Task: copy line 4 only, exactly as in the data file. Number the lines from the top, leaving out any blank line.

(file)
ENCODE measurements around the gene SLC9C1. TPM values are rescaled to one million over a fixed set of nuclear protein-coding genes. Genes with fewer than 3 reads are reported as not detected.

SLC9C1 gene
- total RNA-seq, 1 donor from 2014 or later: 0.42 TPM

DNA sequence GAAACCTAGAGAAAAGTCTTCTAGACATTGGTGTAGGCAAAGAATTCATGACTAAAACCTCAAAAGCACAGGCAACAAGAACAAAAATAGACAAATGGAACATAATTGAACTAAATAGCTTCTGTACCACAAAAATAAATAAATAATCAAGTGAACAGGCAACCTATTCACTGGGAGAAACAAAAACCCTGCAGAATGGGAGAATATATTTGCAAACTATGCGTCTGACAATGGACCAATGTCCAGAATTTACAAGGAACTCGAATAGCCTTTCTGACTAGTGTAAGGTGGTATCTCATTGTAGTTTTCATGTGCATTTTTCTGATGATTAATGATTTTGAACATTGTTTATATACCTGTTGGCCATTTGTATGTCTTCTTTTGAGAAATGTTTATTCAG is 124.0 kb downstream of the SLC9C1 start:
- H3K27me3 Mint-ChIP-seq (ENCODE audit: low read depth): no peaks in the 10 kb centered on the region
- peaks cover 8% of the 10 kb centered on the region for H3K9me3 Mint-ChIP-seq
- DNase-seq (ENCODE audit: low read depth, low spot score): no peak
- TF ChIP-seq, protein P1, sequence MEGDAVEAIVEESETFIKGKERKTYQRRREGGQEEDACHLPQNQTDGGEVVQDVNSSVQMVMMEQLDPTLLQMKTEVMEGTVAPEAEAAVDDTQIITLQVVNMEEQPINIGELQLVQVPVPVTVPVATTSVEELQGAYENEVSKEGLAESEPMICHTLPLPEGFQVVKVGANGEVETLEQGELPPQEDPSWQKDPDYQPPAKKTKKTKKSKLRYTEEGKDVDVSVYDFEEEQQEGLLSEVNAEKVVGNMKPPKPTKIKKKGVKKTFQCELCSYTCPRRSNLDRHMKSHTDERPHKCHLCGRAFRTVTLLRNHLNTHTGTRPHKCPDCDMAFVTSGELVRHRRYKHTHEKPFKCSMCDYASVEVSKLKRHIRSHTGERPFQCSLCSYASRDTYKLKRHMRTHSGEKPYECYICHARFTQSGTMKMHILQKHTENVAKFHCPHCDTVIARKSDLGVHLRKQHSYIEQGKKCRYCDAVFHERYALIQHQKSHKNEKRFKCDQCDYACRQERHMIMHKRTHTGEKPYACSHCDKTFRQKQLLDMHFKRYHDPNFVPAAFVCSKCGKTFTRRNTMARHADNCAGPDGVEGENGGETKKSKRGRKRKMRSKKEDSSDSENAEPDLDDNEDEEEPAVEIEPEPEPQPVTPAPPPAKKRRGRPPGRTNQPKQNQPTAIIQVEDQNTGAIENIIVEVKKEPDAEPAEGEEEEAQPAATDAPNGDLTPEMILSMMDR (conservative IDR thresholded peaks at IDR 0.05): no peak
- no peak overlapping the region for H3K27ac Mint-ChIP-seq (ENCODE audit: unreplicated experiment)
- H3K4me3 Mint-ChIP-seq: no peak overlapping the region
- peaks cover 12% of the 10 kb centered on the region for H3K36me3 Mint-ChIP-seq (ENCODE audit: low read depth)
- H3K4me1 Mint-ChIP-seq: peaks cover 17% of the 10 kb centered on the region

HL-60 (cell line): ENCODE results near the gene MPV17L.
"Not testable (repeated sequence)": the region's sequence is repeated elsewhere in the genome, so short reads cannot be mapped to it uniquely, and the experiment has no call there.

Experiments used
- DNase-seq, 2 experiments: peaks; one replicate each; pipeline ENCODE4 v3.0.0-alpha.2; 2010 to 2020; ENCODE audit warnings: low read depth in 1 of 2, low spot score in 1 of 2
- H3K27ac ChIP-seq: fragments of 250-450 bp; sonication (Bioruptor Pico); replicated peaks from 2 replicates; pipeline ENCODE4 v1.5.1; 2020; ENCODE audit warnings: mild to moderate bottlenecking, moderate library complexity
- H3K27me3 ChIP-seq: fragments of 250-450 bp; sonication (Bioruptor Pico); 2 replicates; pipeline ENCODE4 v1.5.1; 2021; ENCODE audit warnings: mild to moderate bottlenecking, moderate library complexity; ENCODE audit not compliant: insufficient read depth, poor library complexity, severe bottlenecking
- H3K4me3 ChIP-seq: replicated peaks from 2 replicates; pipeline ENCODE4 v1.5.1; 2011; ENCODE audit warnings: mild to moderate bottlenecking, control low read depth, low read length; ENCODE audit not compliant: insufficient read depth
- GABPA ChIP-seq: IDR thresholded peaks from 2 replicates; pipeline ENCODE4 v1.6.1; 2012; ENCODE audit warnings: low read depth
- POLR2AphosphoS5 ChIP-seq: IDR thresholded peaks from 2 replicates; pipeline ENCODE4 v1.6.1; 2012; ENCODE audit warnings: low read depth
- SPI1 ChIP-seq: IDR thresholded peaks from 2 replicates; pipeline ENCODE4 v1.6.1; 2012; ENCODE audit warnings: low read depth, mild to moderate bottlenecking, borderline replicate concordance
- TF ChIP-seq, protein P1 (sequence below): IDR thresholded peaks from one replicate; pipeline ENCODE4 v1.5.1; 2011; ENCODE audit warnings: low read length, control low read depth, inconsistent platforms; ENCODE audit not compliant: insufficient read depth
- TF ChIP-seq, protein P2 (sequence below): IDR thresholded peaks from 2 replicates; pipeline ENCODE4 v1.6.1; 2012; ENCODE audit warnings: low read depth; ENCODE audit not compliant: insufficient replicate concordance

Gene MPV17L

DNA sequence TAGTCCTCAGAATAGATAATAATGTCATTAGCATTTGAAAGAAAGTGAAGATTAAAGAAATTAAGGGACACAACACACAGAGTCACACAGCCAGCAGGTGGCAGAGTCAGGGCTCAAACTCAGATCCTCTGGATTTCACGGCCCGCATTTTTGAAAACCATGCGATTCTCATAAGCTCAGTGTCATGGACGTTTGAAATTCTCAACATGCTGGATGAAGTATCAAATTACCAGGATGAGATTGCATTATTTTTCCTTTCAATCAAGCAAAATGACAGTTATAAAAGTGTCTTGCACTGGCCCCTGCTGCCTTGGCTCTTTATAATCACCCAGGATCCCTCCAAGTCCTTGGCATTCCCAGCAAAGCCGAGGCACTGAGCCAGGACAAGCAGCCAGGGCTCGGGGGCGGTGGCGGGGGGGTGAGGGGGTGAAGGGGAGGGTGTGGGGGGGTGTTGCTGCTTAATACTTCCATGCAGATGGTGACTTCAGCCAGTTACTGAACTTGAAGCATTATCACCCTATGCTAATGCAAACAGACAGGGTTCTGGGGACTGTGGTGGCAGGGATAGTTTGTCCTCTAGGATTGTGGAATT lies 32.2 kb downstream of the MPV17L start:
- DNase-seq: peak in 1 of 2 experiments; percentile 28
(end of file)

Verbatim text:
DNA sequence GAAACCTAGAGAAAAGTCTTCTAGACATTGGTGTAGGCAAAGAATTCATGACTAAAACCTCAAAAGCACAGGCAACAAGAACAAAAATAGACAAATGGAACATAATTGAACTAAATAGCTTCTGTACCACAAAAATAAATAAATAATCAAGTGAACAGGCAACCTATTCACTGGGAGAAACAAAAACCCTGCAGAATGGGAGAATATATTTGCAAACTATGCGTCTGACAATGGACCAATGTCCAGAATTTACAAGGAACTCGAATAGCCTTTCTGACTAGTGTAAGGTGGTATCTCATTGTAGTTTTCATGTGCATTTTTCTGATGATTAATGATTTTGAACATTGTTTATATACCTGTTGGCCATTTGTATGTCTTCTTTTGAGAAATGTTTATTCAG is 124.0 kb downstream of the SLC9C1 start: